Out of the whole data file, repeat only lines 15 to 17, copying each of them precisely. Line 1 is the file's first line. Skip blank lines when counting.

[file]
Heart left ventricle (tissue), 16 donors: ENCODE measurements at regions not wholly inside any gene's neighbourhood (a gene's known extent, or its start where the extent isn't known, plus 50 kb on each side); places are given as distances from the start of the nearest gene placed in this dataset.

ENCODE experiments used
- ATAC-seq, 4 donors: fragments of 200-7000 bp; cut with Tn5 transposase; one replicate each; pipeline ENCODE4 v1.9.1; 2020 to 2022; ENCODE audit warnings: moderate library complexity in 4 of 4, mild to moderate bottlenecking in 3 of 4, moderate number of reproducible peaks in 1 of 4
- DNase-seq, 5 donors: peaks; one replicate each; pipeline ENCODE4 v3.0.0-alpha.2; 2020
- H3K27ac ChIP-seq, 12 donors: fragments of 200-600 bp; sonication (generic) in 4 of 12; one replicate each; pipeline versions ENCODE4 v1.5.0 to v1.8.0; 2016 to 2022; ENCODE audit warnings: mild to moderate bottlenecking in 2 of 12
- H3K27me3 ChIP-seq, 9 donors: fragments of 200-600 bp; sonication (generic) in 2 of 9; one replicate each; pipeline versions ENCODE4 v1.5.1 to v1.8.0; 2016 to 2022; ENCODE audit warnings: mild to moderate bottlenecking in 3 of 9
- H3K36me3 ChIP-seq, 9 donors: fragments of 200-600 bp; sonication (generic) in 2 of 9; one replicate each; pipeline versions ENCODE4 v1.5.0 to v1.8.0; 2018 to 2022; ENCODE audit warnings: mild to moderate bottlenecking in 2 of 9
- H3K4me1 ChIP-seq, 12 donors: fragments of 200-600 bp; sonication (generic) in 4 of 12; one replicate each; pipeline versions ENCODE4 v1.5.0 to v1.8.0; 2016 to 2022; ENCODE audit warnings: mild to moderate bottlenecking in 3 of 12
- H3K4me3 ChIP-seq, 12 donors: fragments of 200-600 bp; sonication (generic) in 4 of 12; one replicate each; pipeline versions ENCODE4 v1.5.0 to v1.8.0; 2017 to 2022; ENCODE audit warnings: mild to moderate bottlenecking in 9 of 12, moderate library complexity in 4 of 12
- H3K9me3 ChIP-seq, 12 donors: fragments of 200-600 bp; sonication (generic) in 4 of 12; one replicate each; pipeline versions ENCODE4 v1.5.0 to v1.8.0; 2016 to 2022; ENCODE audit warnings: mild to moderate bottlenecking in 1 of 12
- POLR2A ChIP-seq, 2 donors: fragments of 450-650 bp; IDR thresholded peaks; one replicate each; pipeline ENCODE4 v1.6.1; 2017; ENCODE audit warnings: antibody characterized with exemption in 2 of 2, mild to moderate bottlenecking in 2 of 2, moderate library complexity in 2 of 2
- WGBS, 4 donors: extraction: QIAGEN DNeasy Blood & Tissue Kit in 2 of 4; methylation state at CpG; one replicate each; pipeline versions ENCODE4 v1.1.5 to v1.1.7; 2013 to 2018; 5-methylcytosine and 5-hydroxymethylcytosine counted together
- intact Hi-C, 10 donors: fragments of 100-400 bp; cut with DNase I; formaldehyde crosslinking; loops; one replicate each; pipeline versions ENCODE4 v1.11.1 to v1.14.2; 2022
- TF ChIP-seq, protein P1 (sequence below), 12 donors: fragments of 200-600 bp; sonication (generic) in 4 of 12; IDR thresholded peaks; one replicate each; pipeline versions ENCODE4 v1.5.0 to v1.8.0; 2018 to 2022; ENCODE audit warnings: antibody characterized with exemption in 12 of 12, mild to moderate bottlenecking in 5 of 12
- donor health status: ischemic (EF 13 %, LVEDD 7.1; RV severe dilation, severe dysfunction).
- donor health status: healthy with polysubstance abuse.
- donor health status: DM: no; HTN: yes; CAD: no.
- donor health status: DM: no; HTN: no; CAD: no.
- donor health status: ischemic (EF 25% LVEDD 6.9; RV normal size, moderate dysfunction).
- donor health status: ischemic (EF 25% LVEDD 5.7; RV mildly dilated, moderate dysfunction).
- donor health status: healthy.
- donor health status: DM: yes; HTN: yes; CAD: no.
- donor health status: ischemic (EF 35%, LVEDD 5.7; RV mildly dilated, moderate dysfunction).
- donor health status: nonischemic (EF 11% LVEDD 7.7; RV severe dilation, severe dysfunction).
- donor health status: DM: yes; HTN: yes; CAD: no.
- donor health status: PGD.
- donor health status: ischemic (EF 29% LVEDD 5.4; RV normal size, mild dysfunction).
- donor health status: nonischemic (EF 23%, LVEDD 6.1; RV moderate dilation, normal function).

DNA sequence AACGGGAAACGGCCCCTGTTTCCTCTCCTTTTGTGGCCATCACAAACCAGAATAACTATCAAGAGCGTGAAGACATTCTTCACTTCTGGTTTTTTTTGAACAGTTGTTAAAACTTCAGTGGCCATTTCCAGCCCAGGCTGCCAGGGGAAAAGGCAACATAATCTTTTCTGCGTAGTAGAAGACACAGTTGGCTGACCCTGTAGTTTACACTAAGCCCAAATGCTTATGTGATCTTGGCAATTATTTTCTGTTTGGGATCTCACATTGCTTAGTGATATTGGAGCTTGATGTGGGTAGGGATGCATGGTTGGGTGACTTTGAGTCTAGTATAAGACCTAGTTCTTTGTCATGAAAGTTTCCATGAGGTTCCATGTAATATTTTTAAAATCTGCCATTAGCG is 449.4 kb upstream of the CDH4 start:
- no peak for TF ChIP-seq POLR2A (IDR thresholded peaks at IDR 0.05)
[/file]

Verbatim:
- donor health status: ischemic (EF 13 %, LVEDD 7.1; RV severe dilation, severe dysfunction).
- donor health status: healthy with polysubstance abuse.
- donor health status: DM: no; HTN: yes; CAD: no.